Pleasance and Mel Silicki with kids Milo and Saylor at Lil Omm Yoga in Washington DC’s Tenleytown

By Dawn Van Osdell

On a recent brisk, snowy day in Tenleytown, Pleasance Silicki was watching out her window as her 3-year-old son, Milo, played in the newly fallen snow.  Preschool had been called off due to the weather. And since Milo’s big sister, Saylor’s, first grade class at Janney Elementary School was enjoying no such luck, Pleasance had only one kid and the family dog to keep her eye on as she chatted about the life she and husband Mel have built for themselves in this historic neighborhood on Washington, DC’s Red Line.

“We’re a real-life, modern day Dharma and Greg,” says Pleasance, born Pleasance Chyna Lowengard Darling, referring to the ‘90s sitcom about a married couple who’s a perfect match despite their night-and-day personalities and pursuits. She’s a self-described liberal, Jewish, sometimes-vegetarian who runs a family yoga studio. Mel is a dyed-in-the-wool Republican from Delaware, a CrossFit fanatic, and a builder by trade.

“Our home is the community, really. It’s our extended family.”

— Pleasance Silicki

The two lived for more than a decade in a modern townhouse Mel built for Pleasance in Grover Park. She used to call it her dream house, but once kids and a dog entered the picture, she realized they needed to swap sleek for homey. It took an unexpected business upheaval, self-reflection, and a stroke of luck to find just the right spot in family-friendly Tenleytown, which is just a short walk from the Lil Omm yoga studio Pleasance opened in 2010.

Originally, Pleasance, a former kindergarten and first grade teacher who also taught prenatal and Mommy & Me yoga in the Georgetown Lululemon store, opened her own studio in Palisades. The impetus was the frustration she’d experienced as a new mom to Saylor, on finding no integration between yoga and family in DC. “Yoga and spiritual connection are all about family, and kids and family are not parts I could leave out,” she says.

Pleasance lost the lease on her studio when she was weeks away from giving birth to Milo. “I was really pregnant and one hot mess!” she remembers, explaining how her “itsy-bitsy” yoga classes were deemed “too loud, too vibrant” for the upper-level office building space she was renting. She suddenly found herself with a community of dedicated families—a sort of broad family in its own right—and nowhere to teach them. The silver lining was a welcome four-month maternity leave and a chance to land a more kid-friendly space in Tenleytown, which turned out to be more accessible to her core community, anyway.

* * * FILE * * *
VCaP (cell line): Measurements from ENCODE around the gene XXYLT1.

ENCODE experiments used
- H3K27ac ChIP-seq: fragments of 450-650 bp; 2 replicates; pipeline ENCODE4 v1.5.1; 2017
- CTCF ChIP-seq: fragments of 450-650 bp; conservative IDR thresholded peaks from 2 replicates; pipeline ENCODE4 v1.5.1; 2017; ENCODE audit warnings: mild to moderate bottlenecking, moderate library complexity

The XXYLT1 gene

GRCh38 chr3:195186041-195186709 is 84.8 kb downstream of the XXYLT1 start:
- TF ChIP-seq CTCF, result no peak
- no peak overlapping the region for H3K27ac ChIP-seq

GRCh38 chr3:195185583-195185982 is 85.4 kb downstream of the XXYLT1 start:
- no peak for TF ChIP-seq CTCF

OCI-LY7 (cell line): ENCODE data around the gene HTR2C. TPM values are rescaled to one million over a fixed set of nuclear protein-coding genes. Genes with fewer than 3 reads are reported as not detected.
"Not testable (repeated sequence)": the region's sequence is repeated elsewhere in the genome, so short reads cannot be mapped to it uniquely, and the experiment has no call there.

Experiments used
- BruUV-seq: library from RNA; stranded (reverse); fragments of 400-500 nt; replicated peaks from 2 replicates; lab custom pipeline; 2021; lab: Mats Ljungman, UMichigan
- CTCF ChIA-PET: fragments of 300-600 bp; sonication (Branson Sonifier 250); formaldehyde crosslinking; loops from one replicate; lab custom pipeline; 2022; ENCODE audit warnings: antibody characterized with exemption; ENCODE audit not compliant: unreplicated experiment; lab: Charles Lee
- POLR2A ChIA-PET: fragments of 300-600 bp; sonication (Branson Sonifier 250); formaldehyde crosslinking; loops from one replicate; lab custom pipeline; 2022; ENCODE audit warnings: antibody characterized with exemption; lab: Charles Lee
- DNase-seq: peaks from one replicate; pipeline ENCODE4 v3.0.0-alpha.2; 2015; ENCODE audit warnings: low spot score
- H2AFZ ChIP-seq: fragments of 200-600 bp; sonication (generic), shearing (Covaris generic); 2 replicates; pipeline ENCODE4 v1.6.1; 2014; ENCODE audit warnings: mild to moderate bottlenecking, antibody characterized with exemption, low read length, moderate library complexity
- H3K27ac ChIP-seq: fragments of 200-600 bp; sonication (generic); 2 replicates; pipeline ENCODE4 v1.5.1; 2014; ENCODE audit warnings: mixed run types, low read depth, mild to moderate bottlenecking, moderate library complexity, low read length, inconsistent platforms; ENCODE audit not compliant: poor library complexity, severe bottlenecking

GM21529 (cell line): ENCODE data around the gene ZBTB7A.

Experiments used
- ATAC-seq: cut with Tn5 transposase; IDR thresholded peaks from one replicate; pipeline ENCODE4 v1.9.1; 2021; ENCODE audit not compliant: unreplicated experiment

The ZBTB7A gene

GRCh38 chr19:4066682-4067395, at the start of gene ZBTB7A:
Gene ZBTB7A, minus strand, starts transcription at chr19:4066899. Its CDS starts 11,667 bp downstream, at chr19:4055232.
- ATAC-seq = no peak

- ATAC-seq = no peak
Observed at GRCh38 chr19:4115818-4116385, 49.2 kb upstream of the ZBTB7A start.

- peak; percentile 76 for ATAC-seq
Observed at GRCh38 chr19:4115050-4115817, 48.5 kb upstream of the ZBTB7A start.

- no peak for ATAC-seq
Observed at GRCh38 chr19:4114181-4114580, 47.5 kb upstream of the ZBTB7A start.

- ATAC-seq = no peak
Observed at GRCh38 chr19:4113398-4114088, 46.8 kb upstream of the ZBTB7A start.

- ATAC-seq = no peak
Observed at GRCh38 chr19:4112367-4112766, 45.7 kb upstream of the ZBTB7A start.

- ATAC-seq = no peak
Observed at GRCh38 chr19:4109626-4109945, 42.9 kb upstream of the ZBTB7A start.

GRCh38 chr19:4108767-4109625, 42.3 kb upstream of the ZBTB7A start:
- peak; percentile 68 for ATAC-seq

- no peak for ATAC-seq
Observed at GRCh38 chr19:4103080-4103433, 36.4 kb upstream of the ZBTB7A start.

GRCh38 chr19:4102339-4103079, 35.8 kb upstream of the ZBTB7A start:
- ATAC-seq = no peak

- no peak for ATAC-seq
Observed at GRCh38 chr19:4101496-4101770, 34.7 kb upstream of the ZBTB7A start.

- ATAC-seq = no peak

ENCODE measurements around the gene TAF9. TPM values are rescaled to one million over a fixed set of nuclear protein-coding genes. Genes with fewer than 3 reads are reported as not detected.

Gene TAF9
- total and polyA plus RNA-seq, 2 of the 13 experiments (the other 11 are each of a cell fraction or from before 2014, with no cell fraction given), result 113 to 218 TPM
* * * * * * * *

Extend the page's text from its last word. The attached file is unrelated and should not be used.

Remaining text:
Saylor feels right at home at Lil Omm

Three and a half years after Lil Omm found a home in Tenleytown, the Silickis did, too. Pleasance wanted to be able to walk to the studio she had so painstakingly built. “I felt less vibrant, less connected when I was away,” she says. “It feeds my soul.” And Mel was more than game for a move. “I’m a builder,” he says. “I knew there’d be a time when we’d leave the home we built and find another.”

After journaling and creating her own vision boards about a house that would provide her family with a better mind and body connection, Pleasance says she wasn’t surprised when she found it— three bedrooms in a well-loved rental house—on Craig’s List.  “When you have faith and trust and you align it all with your values, it manifests. It all works out,” she says. The house also has the fenced-in yard they coveted for their Staffordshire bull terrier, Miller; an office and meditation space for Pleasance; and an open, flowing downstairs where the kids can play and run around circles, and everyone gathers around a big table in the kitchen for family dinners and “a lot of art projects,” says Mel.

“Our home is the community, really. It’s our extended family,” Pleasance says. The kids go to school with friends they know from Lil Omm, and spending time together at the studio is the life they know. “Yoga is their language,” Pleasance says. She recently heard Milo squeal, “Oh, I love that pose!” when he spotted a dog lifting a leg to do his business in the park.

Just as she’d once hoped, Pleasance can now throw on her shoes and run down to the studio to fill in for her instructors at a moment’s notice. Saylor often comes along to help moms with their babies. Pleasance and Mel rely on a nanny to help with their own childcare, but Mel happily ducks home from his nearby office whenever he’s needed. “I’m so proud of the business and community Plez has grown,” he boasts.


Having home, work and play in close proximity allows both Pleasance and Mel to be more flexible with their schedules. When Milo was repeatedly asking if tonight was family dinner night, they shuffled class schedules, work meetings, and personal workouts to add a second family dinner to the weekly calendar. Wednesdays are date night—usually dinner out—a ritual Pleasance and Mel have carefully guarded for the past two years. On weekends, they divide and conquer for morning workouts, meeting up in the afternoons for a swim at nearby Wilson High School, an outing at adjacent American University Park, or a movie. They often eat out as a family at neighborhood Mexican mainstay, Guapo’s, or at Masala Art for the kids’ favorite Indian dinner.

The family has two years left on their house lease and no plans to leave the neighborhood when it expires. “Everything happens for a reason,” says Pleasance. “Sometimes it just takes some time to get where you’re supposed to be.”

Photos by Jeffrey Morris

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